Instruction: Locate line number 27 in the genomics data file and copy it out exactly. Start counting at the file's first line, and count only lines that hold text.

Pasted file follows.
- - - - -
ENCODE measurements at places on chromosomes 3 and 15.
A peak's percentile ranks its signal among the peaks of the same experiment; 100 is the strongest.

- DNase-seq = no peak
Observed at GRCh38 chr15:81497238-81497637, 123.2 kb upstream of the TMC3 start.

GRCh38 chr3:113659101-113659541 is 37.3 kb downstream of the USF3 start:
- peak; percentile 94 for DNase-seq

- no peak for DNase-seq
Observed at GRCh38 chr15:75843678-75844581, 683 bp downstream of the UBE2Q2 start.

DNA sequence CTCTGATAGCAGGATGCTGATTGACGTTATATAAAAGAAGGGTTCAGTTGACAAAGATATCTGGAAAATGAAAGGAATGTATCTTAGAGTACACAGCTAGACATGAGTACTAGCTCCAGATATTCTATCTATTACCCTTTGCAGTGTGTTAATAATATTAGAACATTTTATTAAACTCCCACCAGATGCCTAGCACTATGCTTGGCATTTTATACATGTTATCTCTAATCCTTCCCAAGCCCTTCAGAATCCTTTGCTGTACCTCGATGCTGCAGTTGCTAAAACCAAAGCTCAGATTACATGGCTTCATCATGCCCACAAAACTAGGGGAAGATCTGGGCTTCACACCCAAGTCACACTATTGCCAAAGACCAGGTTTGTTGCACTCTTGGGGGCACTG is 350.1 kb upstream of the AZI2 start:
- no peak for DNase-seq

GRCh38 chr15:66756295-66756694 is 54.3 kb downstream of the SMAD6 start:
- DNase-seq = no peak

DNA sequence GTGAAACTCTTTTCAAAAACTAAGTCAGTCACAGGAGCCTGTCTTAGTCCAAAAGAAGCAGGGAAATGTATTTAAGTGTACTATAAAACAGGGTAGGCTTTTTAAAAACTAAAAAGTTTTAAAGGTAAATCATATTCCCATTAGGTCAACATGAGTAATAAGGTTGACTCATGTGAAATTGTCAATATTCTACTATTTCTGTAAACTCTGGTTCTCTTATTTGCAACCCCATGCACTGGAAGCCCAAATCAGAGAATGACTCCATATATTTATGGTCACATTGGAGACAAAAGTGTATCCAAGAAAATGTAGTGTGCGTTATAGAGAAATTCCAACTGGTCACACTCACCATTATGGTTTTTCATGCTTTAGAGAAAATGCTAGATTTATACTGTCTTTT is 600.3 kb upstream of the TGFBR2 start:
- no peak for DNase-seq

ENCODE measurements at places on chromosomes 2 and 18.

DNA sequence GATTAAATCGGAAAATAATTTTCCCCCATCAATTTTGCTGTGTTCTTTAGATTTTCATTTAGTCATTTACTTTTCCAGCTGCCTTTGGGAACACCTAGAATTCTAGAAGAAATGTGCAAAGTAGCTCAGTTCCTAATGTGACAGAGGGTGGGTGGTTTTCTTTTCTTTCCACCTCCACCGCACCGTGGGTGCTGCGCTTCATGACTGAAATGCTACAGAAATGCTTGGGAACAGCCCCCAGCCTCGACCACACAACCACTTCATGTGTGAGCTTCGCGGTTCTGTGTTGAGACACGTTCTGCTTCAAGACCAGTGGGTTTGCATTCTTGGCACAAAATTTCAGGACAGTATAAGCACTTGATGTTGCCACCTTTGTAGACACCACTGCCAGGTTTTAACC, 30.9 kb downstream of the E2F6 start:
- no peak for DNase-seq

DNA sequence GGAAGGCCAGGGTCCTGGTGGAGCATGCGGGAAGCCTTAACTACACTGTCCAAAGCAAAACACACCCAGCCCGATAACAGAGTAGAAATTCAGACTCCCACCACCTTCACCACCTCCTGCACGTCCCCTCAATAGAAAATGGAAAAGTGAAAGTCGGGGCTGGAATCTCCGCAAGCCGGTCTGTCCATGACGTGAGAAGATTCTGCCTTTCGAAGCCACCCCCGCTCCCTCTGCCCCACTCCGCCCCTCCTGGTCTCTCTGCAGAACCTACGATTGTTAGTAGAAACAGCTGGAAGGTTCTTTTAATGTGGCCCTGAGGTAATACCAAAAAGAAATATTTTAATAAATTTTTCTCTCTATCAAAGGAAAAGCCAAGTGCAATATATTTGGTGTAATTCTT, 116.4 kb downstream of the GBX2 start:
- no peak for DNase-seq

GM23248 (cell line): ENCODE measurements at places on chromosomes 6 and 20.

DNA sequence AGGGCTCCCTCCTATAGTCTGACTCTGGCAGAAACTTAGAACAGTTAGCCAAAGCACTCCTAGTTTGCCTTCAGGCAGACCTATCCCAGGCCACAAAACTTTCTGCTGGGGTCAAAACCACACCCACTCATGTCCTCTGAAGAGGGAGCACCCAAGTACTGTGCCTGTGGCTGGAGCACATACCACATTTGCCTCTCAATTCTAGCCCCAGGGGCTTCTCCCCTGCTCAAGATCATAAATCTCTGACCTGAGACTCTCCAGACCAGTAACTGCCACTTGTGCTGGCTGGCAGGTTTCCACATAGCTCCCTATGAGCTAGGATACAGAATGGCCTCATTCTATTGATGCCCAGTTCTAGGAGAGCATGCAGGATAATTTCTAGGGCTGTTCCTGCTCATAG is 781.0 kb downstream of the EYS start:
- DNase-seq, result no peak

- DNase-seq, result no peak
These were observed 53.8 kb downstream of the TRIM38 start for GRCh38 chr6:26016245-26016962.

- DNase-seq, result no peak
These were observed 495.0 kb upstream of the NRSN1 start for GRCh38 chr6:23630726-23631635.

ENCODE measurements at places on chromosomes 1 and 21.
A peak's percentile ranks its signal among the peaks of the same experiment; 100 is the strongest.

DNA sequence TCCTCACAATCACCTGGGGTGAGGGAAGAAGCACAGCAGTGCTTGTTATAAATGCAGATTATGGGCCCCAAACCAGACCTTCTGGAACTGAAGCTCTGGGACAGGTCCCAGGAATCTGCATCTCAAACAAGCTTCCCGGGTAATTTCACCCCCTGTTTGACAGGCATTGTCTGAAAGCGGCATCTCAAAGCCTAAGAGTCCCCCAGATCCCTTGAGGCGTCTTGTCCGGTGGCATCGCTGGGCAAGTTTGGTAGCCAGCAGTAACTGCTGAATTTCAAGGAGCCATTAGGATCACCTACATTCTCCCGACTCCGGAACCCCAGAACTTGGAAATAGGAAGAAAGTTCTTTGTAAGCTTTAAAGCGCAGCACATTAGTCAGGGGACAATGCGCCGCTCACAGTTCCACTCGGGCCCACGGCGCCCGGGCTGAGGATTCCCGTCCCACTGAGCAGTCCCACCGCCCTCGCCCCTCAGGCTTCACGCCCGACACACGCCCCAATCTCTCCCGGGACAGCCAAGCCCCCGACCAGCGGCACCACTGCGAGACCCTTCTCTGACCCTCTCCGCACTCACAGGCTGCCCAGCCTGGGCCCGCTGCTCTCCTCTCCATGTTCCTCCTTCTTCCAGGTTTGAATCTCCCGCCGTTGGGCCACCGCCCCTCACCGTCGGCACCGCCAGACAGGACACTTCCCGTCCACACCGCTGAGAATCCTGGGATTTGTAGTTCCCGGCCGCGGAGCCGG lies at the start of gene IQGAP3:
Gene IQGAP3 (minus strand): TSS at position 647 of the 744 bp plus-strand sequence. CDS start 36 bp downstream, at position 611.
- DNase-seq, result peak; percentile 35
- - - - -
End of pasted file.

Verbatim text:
ENCODE measurements at places on chromosomes 1 and 21.